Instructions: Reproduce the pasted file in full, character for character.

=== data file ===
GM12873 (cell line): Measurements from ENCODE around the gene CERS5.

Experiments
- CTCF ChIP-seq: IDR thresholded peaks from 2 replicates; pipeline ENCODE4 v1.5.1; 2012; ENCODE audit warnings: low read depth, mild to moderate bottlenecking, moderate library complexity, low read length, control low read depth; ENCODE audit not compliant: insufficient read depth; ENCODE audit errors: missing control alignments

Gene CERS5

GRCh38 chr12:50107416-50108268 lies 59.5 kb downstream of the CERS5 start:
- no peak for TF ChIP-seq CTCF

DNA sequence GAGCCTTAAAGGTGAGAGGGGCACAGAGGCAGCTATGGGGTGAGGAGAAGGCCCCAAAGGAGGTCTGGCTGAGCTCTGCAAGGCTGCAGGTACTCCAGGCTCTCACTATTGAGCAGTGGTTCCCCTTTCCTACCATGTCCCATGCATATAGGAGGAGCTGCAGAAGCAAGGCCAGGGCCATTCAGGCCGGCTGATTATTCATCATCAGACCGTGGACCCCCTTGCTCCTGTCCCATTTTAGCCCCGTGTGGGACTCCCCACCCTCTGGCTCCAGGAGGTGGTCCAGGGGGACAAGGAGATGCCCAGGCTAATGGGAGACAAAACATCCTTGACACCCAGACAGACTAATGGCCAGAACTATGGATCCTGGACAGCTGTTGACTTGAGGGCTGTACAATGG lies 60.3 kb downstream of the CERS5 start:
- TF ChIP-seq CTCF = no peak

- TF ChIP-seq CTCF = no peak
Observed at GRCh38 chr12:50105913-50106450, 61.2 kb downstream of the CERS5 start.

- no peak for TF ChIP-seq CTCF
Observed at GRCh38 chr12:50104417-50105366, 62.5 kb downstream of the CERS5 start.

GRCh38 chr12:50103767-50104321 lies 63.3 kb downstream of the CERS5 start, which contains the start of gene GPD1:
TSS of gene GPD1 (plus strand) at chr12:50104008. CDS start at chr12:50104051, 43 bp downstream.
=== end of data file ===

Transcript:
GM12873 (cell line): Measurements from ENCODE around the gene CERS5.

Experiments
- CTCF ChIP-seq: IDR thresholded peaks from 2 replicates; pipeline ENCODE4 v1.5.1; 2012; ENCODE audit warnings: low read depth, mild to moderate bottlenecking, moderate library complexity, low read length, control low read depth; ENCODE audit not compliant: insufficient read depth; ENCODE audit errors: missing control alignments

Gene CERS5

GRCh38 chr12:50107416-50108268 lies 59.5 kb downstream of the CERS5 start:
- no peak for TF ChIP-seq CTCF

DNA sequence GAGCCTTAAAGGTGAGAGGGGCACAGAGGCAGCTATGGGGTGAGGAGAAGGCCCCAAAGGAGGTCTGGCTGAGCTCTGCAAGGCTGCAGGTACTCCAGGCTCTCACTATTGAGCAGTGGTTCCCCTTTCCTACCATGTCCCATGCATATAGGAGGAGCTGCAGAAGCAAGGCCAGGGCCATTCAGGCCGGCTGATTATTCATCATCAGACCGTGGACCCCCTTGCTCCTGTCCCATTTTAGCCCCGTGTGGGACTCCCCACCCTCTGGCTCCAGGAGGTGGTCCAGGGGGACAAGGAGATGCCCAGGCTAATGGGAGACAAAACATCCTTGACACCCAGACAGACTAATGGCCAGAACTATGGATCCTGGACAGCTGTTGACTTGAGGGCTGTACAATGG lies 60.3 kb downstream of the CERS5 start:
- TF ChIP-seq CTCF = no peak

- TF ChIP-seq CTCF = no peak
Observed at GRCh38 chr12:50105913-50106450, 61.2 kb downstream of the CERS5 start.

- no peak for TF ChIP-seq CTCF
Observed at GRCh38 chr12:50104417-50105366, 62.5 kb downstream of the CERS5 start.

GRCh38 chr12:50103767-50104321 lies 63.3 kb downstream of the CERS5 start, which contains the start of gene GPD1:
TSS of gene GPD1 (plus strand) at chr12:50104008. CDS start at chr12:50104051, 43 bp downstream.